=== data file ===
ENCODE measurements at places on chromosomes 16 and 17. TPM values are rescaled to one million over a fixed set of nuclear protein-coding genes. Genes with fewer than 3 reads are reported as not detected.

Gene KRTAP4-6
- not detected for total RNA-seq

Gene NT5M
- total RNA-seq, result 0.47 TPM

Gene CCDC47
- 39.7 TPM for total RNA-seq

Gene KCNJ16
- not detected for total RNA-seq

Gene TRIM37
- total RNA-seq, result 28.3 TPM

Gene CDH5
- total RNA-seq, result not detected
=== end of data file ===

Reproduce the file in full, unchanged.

ENCODE measurements at places on chromosomes 16 and 17. TPM values are rescaled to one million over a fixed set of nuclear protein-coding genes. Genes with fewer than 3 reads are reported as not detected.

Gene KRTAP4-6
- not detected for total RNA-seq

Gene NT5M
- total RNA-seq, result 0.47 TPM

Gene CCDC47
- 39.7 TPM for total RNA-seq

Gene KCNJ16
- not detected for total RNA-seq

Gene TRIM37
- total RNA-seq, result 28.3 TPM

Gene CDH5
- total RNA-seq, result not detected